US8750293B2 - Apparatus and method for rendering video with retransmission delay - Google Patents

Apparatus and method for rendering video with retransmission delay Download PDF

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US8750293B2
US8750293B2 US13/144,586 US201113144586A US8750293B2 US 8750293 B2 US8750293 B2 US 8750293B2 US 201113144586 A US201113144586 A US 201113144586A US 8750293 B2 US8750293 B2 US 8750293B2
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Stefan Holmer
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    • HELECTRICITY
    • H04ELECTRIC COMMUNICATION TECHNIQUE
    • H04NPICTORIAL COMMUNICATION, e.g. TELEVISION
    • H04N7/00Television systems
    • H04N7/24Systems for the transmission of television signals using pulse code modulation
    • H04L29/06448
    • HELECTRICITY
    • H04ELECTRIC COMMUNICATION TECHNIQUE
    • H04LTRANSMISSION OF DIGITAL INFORMATION, e.g. TELEGRAPHIC COMMUNICATION
    • H04L65/00Network arrangements, protocols or services for supporting real-time applications in data packet communication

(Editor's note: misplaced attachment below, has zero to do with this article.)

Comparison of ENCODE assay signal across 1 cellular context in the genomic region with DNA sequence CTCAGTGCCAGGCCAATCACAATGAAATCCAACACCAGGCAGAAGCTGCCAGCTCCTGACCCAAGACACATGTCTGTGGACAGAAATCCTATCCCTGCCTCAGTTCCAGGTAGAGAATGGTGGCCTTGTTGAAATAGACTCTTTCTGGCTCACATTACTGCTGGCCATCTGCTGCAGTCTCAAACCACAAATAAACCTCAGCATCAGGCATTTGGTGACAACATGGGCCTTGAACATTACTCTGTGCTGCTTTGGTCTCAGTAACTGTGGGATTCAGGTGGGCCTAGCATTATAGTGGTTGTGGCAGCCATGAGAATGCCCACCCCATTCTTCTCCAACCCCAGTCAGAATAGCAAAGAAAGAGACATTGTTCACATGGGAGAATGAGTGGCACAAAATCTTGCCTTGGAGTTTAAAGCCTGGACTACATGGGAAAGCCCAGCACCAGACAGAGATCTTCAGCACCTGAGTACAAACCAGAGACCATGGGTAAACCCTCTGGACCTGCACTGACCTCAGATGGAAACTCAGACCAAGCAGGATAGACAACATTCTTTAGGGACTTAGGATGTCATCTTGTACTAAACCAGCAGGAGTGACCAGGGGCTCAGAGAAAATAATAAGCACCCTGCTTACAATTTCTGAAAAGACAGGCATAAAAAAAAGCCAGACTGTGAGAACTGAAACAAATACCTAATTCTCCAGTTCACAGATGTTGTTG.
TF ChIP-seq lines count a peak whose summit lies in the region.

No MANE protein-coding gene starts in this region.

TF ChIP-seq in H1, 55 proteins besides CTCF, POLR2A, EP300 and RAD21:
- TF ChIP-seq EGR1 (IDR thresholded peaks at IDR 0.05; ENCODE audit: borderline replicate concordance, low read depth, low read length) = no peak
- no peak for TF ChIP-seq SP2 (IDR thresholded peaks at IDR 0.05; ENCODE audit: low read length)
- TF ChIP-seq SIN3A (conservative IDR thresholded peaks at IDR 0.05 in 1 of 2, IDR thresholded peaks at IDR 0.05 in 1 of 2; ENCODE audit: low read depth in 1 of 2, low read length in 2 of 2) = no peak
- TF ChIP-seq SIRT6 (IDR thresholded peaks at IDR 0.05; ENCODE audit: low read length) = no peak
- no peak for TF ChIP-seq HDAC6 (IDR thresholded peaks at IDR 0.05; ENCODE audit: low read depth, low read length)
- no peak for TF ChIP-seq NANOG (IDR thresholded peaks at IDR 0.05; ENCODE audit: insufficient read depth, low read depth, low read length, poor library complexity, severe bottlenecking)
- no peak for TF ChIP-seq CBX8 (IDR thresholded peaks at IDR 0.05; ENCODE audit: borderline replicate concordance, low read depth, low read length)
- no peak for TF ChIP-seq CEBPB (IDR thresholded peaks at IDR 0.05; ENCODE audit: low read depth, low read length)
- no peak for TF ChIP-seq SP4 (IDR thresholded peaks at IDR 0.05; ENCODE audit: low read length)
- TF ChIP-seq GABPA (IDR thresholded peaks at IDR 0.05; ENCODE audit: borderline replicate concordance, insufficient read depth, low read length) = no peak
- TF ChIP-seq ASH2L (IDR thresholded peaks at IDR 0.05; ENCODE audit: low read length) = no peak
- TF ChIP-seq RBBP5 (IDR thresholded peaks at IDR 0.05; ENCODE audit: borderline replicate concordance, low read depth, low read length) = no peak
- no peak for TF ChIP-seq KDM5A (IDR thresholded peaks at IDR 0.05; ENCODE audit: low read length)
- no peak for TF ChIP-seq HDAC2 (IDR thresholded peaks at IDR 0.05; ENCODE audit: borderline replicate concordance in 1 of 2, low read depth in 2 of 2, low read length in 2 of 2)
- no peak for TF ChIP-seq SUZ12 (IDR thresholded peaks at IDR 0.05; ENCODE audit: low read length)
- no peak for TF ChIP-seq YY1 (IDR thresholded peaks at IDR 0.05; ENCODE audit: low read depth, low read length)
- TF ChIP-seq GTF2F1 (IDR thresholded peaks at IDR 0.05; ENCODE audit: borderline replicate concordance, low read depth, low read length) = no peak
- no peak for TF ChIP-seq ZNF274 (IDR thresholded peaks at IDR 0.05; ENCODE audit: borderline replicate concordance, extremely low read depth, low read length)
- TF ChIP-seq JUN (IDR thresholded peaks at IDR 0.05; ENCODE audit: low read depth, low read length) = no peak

• H04L65/60Network streaming of media packets
    • H04L65/61Network streaming of media packets for supporting one-way streaming services, e.g. Internet radio
    • HELECTRICITY
    • H04ELECTRIC COMMUNICATION TECHNIQUE
    • H04LTRANSMISSION OF DIGITAL INFORMATION, e.g. TELEGRAPHIC COMMUNICATION
    • H04L1/00Arrangements for detecting or preventing errors in the information received
    • H04L1/12Arrangements for detecting or preventing errors in the information received by using return channel
    • H04L1/16Arrangements for detecting or preventing errors in the information received by using return channel in which the return channel carries supervisory signals, e.g. repetition request signals